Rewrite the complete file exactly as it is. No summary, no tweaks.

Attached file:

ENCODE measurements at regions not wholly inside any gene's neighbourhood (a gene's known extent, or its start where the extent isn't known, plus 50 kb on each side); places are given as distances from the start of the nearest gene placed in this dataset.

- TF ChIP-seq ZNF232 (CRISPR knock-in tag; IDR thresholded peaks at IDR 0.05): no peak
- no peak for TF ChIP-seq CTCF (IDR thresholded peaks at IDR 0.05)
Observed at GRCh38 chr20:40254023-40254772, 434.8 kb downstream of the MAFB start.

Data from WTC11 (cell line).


ENCODE measurements at regions not wholly inside any gene's neighbourhood (a gene's known extent, or its start where the extent isn't known, plus 50 kb on each side); places are given as distances from the start of the nearest gene placed in this dataset.

- TF ChIP-seq ZNF232 (CRISPR knock-in tag; IDR thresholded peaks at IDR 0.05): no peak
- no peak for TF ChIP-seq CTCF (IDR thresholded peaks at IDR 0.05)
Observed at GRCh38 chr20:40254023-40254772, 434.8 kb downstream of the MAFB start.

Data from WTC11 (cell line).